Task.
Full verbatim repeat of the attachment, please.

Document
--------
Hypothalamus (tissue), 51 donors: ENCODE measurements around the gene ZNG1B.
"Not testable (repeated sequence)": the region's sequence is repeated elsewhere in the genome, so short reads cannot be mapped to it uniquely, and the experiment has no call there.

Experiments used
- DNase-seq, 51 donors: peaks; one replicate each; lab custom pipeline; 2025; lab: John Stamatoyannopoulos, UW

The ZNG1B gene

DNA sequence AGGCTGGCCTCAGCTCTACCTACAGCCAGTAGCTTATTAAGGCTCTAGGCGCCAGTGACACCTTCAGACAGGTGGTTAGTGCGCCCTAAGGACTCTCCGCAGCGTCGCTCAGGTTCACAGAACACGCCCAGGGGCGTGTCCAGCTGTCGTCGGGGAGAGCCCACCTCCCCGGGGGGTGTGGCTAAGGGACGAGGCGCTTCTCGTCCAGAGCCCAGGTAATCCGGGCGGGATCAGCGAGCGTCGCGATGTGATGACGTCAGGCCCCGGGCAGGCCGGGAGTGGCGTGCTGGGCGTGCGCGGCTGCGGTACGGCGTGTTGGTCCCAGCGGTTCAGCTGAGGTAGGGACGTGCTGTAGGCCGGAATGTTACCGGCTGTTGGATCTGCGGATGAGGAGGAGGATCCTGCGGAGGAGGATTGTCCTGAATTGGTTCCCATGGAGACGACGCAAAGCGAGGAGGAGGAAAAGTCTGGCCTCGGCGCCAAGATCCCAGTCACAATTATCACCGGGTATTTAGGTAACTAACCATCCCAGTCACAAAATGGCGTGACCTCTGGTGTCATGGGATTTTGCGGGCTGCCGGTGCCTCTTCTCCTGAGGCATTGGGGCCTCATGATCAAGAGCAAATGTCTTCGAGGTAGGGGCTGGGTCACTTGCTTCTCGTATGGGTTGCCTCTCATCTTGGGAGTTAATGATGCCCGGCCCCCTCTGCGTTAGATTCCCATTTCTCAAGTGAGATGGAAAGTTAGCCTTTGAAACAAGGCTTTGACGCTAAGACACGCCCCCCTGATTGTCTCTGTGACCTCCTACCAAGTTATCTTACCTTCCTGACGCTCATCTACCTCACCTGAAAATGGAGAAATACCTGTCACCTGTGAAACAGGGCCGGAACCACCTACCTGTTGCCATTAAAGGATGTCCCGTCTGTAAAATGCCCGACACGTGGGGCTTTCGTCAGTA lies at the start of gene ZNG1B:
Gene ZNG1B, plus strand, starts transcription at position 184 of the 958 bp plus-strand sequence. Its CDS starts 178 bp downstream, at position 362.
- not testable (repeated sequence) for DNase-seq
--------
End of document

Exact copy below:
Hypothalamus (tissue), 51 donors: ENCODE measurements around the gene ZNG1B.
"Not testable (repeated sequence)": the region's sequence is repeated elsewhere in the genome, so short reads cannot be mapped to it uniquely, and the experiment has no call there.

Experiments used
- DNase-seq, 51 donors: peaks; one replicate each; lab custom pipeline; 2025; lab: John Stamatoyannopoulos, UW

The ZNG1B gene

DNA sequence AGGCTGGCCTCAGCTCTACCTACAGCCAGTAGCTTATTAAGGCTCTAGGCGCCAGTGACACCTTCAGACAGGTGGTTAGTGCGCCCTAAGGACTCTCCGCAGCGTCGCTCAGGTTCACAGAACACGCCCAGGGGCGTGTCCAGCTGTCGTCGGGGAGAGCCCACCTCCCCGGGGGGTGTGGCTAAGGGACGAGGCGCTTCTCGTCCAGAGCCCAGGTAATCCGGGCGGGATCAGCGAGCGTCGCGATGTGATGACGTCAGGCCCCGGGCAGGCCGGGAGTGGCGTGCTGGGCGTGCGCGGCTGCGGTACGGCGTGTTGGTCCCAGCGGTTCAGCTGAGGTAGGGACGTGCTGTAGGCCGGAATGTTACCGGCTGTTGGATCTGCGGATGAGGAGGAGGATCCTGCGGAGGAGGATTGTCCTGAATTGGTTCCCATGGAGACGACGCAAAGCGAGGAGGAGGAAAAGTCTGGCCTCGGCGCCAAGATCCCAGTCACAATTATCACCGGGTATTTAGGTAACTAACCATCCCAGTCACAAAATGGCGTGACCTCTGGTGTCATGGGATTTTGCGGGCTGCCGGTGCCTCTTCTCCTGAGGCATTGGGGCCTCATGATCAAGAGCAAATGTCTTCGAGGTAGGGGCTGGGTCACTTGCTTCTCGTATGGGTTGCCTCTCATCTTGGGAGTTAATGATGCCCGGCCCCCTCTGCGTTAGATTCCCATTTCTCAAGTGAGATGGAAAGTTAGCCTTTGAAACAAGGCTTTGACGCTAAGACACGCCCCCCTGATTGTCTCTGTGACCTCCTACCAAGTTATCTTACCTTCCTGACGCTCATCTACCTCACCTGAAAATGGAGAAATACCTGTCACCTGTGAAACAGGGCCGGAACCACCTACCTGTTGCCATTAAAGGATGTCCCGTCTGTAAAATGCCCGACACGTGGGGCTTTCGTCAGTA lies at the start of gene ZNG1B:
Gene ZNG1B, plus strand, starts transcription at position 184 of the 958 bp plus-strand sequence. Its CDS starts 178 bp downstream, at position 362.
- not testable (repeated sequence) for DNase-seq